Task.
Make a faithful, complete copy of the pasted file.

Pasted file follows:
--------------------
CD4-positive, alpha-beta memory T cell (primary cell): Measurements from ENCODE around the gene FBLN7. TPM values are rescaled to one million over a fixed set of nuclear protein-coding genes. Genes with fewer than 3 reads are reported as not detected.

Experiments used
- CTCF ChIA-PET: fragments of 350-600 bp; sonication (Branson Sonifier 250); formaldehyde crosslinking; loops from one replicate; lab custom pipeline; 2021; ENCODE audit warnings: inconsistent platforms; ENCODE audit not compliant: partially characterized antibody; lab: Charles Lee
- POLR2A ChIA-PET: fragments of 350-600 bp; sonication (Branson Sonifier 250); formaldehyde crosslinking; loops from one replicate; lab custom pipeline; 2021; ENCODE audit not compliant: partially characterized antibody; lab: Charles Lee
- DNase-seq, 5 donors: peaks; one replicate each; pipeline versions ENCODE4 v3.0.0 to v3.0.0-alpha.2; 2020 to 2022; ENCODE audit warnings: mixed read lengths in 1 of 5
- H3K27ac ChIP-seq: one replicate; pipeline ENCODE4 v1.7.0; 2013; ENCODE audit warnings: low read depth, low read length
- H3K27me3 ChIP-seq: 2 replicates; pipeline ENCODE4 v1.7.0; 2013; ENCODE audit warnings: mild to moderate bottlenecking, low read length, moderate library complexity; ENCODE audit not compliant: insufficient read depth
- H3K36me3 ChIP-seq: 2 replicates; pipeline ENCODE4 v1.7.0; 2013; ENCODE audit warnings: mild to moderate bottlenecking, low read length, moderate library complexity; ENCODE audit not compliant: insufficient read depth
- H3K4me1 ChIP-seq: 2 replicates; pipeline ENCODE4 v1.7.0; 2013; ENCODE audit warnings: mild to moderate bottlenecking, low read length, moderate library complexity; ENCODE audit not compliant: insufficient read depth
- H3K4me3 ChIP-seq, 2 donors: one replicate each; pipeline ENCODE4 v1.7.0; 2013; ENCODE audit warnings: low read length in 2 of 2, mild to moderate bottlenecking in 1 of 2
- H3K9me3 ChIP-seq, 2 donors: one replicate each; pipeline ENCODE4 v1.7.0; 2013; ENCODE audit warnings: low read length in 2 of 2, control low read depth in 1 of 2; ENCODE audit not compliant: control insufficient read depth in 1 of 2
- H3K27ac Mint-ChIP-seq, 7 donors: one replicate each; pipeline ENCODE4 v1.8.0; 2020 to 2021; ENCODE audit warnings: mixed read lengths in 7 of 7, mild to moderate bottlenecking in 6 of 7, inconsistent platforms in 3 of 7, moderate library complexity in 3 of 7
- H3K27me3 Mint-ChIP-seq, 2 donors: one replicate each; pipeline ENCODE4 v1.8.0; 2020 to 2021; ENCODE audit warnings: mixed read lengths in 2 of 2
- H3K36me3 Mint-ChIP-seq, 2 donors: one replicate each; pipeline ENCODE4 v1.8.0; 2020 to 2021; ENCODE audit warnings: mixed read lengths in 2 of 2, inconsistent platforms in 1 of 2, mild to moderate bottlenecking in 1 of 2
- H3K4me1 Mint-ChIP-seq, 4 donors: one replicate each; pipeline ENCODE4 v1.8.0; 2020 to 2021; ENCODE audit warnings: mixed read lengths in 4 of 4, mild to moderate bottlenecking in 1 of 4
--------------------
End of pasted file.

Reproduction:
CD4-positive, alpha-beta memory T cell (primary cell): Measurements from ENCODE around the gene FBLN7. TPM values are rescaled to one million over a fixed set of nuclear protein-coding genes. Genes with fewer than 3 reads are reported as not detected.

Experiments used
- CTCF ChIA-PET: fragments of 350-600 bp; sonication (Branson Sonifier 250); formaldehyde crosslinking; loops from one replicate; lab custom pipeline; 2021; ENCODE audit warnings: inconsistent platforms; ENCODE audit not compliant: partially characterized antibody; lab: Charles Lee
- POLR2A ChIA-PET: fragments of 350-600 bp; sonication (Branson Sonifier 250); formaldehyde crosslinking; loops from one replicate; lab custom pipeline; 2021; ENCODE audit not compliant: partially characterized antibody; lab: Charles Lee
- DNase-seq, 5 donors: peaks; one replicate each; pipeline versions ENCODE4 v3.0.0 to v3.0.0-alpha.2; 2020 to 2022; ENCODE audit warnings: mixed read lengths in 1 of 5
- H3K27ac ChIP-seq: one replicate; pipeline ENCODE4 v1.7.0; 2013; ENCODE audit warnings: low read depth, low read length
- H3K27me3 ChIP-seq: 2 replicates; pipeline ENCODE4 v1.7.0; 2013; ENCODE audit warnings: mild to moderate bottlenecking, low read length, moderate library complexity; ENCODE audit not compliant: insufficient read depth
- H3K36me3 ChIP-seq: 2 replicates; pipeline ENCODE4 v1.7.0; 2013; ENCODE audit warnings: mild to moderate bottlenecking, low read length, moderate library complexity; ENCODE audit not compliant: insufficient read depth
- H3K4me1 ChIP-seq: 2 replicates; pipeline ENCODE4 v1.7.0; 2013; ENCODE audit warnings: mild to moderate bottlenecking, low read length, moderate library complexity; ENCODE audit not compliant: insufficient read depth
- H3K4me3 ChIP-seq, 2 donors: one replicate each; pipeline ENCODE4 v1.7.0; 2013; ENCODE audit warnings: low read length in 2 of 2, mild to moderate bottlenecking in 1 of 2
- H3K9me3 ChIP-seq, 2 donors: one replicate each; pipeline ENCODE4 v1.7.0; 2013; ENCODE audit warnings: low read length in 2 of 2, control low read depth in 1 of 2; ENCODE audit not compliant: control insufficient read depth in 1 of 2
- H3K27ac Mint-ChIP-seq, 7 donors: one replicate each; pipeline ENCODE4 v1.8.0; 2020 to 2021; ENCODE audit warnings: mixed read lengths in 7 of 7, mild to moderate bottlenecking in 6 of 7, inconsistent platforms in 3 of 7, moderate library complexity in 3 of 7
- H3K27me3 Mint-ChIP-seq, 2 donors: one replicate each; pipeline ENCODE4 v1.8.0; 2020 to 2021; ENCODE audit warnings: mixed read lengths in 2 of 2
- H3K36me3 Mint-ChIP-seq, 2 donors: one replicate each; pipeline ENCODE4 v1.8.0; 2020 to 2021; ENCODE audit warnings: mixed read lengths in 2 of 2, inconsistent platforms in 1 of 2, mild to moderate bottlenecking in 1 of 2
- H3K4me1 Mint-ChIP-seq, 4 donors: one replicate each; pipeline ENCODE4 v1.8.0; 2020 to 2021; ENCODE audit warnings: mixed read lengths in 4 of 4, mild to moderate bottlenecking in 1 of 4